With gold prices at an all time high, more people than ever are interested in panning for gold. But how do you know if a location has gold to pan? Trying to find a location that hasn’t been stripped of all the gold it once had can be difficult to say the least, but it is possible if you know what to look for. There are quite a few spots that make good starting points for your search, and this article will explain just how to read a river for gold.
Since gold is so heavy, placer gold will usually be concentrated in areas of a river with low water pressure, also known as an Eddy. While lighter sediment will tend to wash down the river, gold has the tendency to accumulate anywhere the water slows. Typically in a river bend, behind boulders, etc. In order to locate these low-pressure areas, you should get a good idea of what the river looks like in the runoff season. During low tide, the layout of the river is easy to navigate for possible areas that will trap gold. During runoff this is where the gold will get trapped.
Gold will normally take the shortest path down the river so look to the center of the river for prospective places to pan for. Additionally, if there is a large boulder or other object that can break the flow of water, the side of the obstruction that is downstream can work as a natural gold trap.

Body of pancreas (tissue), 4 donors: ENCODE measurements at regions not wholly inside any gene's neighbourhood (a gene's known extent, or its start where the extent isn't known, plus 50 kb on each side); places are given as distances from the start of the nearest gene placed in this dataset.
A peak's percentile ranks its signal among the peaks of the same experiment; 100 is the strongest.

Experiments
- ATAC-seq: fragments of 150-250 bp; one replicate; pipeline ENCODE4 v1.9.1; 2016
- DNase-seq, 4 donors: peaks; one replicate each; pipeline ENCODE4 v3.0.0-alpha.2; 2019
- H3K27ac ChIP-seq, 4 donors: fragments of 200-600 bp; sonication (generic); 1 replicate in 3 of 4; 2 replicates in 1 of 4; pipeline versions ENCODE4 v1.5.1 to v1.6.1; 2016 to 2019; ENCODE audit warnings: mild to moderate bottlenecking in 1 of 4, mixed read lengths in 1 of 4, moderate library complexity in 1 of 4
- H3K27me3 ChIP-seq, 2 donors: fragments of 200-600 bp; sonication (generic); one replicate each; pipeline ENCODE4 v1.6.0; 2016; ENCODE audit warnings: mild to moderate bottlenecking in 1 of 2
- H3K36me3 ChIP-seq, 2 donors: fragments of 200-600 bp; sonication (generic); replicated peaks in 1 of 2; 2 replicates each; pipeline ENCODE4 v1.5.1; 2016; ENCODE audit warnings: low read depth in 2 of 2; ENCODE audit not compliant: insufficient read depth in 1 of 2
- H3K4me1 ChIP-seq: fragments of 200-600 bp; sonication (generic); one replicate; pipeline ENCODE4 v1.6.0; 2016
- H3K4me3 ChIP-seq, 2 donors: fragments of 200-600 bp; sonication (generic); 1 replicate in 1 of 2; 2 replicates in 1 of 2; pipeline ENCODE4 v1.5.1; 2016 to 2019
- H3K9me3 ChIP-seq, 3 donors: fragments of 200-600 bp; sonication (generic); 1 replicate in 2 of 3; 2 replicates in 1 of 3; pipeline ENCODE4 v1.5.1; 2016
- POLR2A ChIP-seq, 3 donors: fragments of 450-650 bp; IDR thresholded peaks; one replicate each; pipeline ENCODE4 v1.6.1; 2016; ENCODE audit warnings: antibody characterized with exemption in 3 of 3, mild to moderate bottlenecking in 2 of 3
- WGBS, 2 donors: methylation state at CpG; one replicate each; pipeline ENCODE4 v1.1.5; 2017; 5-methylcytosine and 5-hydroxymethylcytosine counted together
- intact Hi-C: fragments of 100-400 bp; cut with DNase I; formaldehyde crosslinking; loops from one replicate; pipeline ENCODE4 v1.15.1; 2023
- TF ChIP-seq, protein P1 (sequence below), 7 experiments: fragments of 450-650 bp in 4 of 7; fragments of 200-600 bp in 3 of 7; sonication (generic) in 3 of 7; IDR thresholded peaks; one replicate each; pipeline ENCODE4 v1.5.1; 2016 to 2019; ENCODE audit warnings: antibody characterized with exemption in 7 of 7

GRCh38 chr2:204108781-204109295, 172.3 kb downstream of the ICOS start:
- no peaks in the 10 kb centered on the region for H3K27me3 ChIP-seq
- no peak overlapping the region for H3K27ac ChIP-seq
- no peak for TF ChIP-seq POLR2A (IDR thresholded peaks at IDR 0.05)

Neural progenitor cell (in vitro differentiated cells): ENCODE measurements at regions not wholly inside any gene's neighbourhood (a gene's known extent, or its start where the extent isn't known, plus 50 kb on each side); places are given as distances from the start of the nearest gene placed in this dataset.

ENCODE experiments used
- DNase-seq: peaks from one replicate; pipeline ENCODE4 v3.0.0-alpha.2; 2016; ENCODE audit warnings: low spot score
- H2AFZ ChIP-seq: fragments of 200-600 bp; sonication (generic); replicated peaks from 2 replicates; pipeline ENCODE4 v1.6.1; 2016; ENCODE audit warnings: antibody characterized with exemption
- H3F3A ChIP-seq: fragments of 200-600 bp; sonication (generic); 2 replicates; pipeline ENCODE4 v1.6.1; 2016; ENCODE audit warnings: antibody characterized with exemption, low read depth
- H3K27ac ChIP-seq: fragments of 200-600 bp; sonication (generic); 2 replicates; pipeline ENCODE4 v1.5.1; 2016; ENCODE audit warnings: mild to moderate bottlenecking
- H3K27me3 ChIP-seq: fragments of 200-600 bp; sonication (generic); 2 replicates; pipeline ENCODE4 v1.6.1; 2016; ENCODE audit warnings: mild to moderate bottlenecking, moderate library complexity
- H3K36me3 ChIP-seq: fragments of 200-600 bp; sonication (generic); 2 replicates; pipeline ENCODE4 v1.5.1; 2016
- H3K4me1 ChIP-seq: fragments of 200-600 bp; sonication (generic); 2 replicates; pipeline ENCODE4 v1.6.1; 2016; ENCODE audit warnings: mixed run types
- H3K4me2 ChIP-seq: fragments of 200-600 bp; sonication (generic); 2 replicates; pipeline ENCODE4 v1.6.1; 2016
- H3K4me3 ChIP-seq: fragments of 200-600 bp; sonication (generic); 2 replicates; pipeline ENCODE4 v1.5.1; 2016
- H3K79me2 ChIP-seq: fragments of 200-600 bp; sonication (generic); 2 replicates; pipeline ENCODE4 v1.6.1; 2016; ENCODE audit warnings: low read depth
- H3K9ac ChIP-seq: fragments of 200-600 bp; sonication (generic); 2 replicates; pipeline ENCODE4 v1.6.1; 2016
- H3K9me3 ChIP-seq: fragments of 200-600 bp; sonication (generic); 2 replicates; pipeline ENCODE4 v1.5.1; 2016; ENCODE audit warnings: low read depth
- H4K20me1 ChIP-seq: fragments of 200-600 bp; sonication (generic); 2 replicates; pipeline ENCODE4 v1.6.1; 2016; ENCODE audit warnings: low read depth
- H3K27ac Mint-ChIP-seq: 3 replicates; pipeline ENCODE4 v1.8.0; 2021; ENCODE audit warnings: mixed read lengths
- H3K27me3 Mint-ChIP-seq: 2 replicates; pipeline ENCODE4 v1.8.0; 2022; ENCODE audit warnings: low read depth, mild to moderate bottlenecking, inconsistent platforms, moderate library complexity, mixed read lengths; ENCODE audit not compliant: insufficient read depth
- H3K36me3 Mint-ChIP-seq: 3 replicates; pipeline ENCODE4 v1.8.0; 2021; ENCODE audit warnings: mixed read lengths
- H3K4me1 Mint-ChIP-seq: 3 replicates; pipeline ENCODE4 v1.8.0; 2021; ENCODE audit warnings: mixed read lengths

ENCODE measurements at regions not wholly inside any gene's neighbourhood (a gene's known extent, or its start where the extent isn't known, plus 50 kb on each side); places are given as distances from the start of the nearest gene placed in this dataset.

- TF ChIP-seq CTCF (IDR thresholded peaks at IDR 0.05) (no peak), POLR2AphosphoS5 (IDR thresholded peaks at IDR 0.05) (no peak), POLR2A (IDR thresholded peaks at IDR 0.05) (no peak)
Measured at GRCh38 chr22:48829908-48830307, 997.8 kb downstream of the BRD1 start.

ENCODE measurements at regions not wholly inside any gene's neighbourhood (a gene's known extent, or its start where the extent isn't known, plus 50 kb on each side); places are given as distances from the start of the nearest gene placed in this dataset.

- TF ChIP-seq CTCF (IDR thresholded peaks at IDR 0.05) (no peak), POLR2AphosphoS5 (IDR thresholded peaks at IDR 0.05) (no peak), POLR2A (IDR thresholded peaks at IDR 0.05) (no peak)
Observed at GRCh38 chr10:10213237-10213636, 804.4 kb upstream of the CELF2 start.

It is a good practice to try find sections of bedrock that cross the river because large pieces of gold can settle into the apertures that cross the flow of water. Check out wider-than-normal sections of the river as well. When a river widens, water pressure decreases, increasing the probability of gold deposits.
It’s better to sample sections of a river before you jump in head first. If you want to find as much gold as possible, sampling sections will give you a better chance at finding the pockets or pay-streaks of gold. A pay-streak is a narrow section of the river that has more gold in it than the rest.
When sampling, don’t try to get every fleck of gold that you find. Just look for a good spot to pan, and take note of how concentrated the gold is in that area. Move on to several other spots and do the same thing. When you find the richest deposit, go back and work the spot. If you are pressed for time, don’t try to pan every pan completely down. Stop when you get down to a small amount of material in your gold pan and place it in a small bucket or container to sort through at home.